Living with Our Parents’ Blame: A Love Note to My Fellow Prodigal Kids

It’s been four and a half months since I came out to my parents. Four and a half months since I spit out the secret I’d been carrying like a poison pill under my tongue for years. Since this whole crazy, dangerous, exhilarating, beautiful adventure — life — began.

Four and a half months, too, since my parents cut me off. 

A lot has happened since then. But I’m not here today to tell that story. People like me, people from extreme religious families who’ve been cut off (or cut themselves off), we’ve all got our stories. No, I’m here to talk about how we can cope with the other story.

The story our parents tell about us.

We have all heard this story, too.

To be cut off from your family because you no longer live by their traditions — it’s a type of life like no other. Some of us escaped abusive religious houses. Others stopped believing in our family’s faiths and either spoke out or were found out. Some came out with a gender or sexuality different from what was accepted. So many reasons.

Some people might find this strong, inspirational, badass (AND IT IS thankyouverymuch!) But many of our families see us living our truths, choose to cut us off, and then paint us as the villains. They come from places where religion or conformity is everything. If you leave or reject the faith, it doesn’t just mean you’re going to die, it means they’re bad parents. They question everything they thought they knew about themselves and us. They feel as if we have died. That is their side of the story, for many. Yet it sounds like:

“You are so selfish. What you are doing is filthy.”

“You are killing us by rejecting our faith/by living your truth.”

“What have we done to deserve this? Why are you punishing us?”

“We have done nothing to you. This is all in your head.”

“Your mother won’t stop crying.”

 

The other day I read this article by a Christian mother who cut off her gay son. It pierced me right through. This is the part that haunted me.

Perhaps I am writing this is [sic] for myself more than for those who are reading. I have not seen my son in nearly two and a half years now and there are days that the pain is just as fresh as ever. Until now, I have kept this pain inside and shared with only a couple of my closest friends. I am not sure that a day has gone by that I have not shed tears. Sometimes it is a single tear and other days are gut wrenching cries of despair. I have pulled into my driveway with tears blinding my eyes, only to find myself literally screaming and wailing in grief. I’m devastated by our loss; his loss.

I know this is how my mother feels, too. I know she cries every day. I know she looks me up obsessively online. I know she calls around asking after me. She texts me asking why are you being selfish and I taught you right from wrong and we only want the best for you. Saying as a mother I have rights to you and you do not, saying I miss you so much, saying can I please just see you, please, please. Saying come back home

After I read that article, I carried the pain of knowing her pain around with me all day, red as hot iron at the bottom of my chest. I have no regrets about telling them who I am. I know so much of what they do and say is inexcusable and horrible. Don’t get me wrong, I know what living this truth is gutsy, pathmaking, beautiful, real; I know it’s right.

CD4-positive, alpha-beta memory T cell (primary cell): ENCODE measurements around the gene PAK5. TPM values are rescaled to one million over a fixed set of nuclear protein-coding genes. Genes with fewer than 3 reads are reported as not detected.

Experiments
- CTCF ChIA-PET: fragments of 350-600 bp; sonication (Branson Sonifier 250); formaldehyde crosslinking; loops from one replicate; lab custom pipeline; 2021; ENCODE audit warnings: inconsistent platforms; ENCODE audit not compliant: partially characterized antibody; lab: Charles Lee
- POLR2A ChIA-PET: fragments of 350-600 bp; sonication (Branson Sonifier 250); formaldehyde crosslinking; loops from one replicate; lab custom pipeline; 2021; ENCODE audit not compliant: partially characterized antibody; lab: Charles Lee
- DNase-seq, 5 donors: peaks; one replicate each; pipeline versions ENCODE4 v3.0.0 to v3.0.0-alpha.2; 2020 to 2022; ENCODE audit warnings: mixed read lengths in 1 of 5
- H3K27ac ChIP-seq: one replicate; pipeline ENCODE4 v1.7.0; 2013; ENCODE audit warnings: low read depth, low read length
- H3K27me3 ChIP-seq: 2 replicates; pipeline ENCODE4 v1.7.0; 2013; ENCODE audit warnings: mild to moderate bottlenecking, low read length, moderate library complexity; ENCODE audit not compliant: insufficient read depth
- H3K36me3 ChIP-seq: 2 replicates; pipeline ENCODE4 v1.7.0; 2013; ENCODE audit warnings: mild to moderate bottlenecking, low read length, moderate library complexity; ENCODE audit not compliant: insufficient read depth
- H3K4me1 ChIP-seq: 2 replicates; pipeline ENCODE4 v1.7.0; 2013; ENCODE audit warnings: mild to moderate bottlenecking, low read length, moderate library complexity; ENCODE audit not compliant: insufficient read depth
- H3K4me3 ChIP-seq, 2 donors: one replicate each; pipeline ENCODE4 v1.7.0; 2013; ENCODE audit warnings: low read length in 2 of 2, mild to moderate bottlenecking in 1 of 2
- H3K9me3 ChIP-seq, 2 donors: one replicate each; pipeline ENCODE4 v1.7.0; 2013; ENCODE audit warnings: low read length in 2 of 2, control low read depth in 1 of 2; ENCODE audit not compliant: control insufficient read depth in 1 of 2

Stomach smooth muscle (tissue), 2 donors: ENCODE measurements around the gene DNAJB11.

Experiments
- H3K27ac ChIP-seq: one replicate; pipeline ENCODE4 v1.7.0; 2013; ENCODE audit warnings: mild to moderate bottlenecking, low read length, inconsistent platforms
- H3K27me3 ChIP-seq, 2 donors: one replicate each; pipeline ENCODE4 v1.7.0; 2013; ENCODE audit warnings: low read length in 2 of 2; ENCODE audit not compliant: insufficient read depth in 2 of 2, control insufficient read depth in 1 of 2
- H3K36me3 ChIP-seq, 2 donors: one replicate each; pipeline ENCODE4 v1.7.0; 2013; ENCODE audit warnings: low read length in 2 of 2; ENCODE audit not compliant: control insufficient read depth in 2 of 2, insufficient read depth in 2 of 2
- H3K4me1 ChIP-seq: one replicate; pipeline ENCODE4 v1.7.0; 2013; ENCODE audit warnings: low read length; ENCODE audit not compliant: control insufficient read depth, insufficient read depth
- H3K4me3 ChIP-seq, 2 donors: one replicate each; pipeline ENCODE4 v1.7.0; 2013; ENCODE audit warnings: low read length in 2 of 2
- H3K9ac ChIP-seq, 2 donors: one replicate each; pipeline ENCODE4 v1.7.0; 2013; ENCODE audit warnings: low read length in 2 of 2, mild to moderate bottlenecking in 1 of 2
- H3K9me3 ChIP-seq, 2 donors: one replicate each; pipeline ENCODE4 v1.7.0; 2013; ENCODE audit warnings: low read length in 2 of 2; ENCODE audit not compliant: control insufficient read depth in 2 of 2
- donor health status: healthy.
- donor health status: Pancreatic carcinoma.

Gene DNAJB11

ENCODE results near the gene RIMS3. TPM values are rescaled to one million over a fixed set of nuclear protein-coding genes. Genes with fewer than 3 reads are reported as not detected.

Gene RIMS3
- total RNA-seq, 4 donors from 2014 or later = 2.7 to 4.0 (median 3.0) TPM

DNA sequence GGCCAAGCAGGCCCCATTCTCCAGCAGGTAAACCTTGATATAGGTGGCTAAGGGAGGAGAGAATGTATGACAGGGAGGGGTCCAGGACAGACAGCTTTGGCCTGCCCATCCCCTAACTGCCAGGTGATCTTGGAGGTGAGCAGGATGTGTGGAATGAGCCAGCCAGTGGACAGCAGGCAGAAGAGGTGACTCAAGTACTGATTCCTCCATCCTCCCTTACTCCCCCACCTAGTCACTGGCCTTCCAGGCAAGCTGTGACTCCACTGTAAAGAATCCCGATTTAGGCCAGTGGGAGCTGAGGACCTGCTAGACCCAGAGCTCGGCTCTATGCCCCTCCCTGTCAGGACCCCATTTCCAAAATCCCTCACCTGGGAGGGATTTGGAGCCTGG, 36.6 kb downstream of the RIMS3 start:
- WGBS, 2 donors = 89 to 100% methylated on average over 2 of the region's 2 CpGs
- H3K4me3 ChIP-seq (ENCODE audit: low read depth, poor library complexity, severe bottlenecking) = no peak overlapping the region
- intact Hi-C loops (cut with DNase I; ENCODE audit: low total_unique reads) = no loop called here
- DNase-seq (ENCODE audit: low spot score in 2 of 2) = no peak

And yet I can’t help seeing their side of things. Their story. Which is that their daughter, who was once obedient, loving, and madly in love with God, has told them that she’s the type of person God used to sentence to death. They feel that I have died. They feel this means they failed as parents. They fear for my very soul. They are terrified of my Chinese grandparents and church finding out.

And I know I am not the only one who has felt this too.

 

So I’m saying this for all of us — every apostate I’ve met online and in person, every apostate I’ve yet to meet, every apostate yet to be (welcome to the club, prodiguys and prodigals) — because someone who gets it needs to say it.

Your parents are not hurting because of who you are.
Your parents are hurting because of who they are, because of how they see things, and because of what they cannot see.

Their pain is not your fault. Not your responsibility. Even if it brings you down, know that it’s not on you.

Religious mindsets and groups can blind so many people. It can become someone’s whole identity, and when that happens, going against the grain can make you feel like you’re losing your entire world. So they choose a god or gods over us. So they do what their leaders and texts say they should do.

That is what’s killing them, what’s hurting them, what’s causing them grief.

Not you. Their faith. Their tradition. Their fear. Their belief. Their conformity. Their lack of experience. Their inability to have an open mind. 

What they can’t see is how kickass you are. How much it can take for someone to be open about who they are and what they believe despite the costs. How much resilience and courage you have. The fact that you are creating an example of what it means to live life with joy, risk, strength, and above all, TRUTH for other people. The fact that you showing them who you are can actually be interpreted as an act of love, because if you didn’t care, you wouldn’t show them.

I see that, and I’m mothafuckin proud and glad you’re out here, cause we’re all out here, even if we don’t all know each other quite yet. There’s a lot of us, even if many of us are silent — which is why I’ve decided not to be.

Maybe one day your parents and mine will come to see how much we bring to the world. But for now, we’ve got to know it for them. And I’ll know it with ya.

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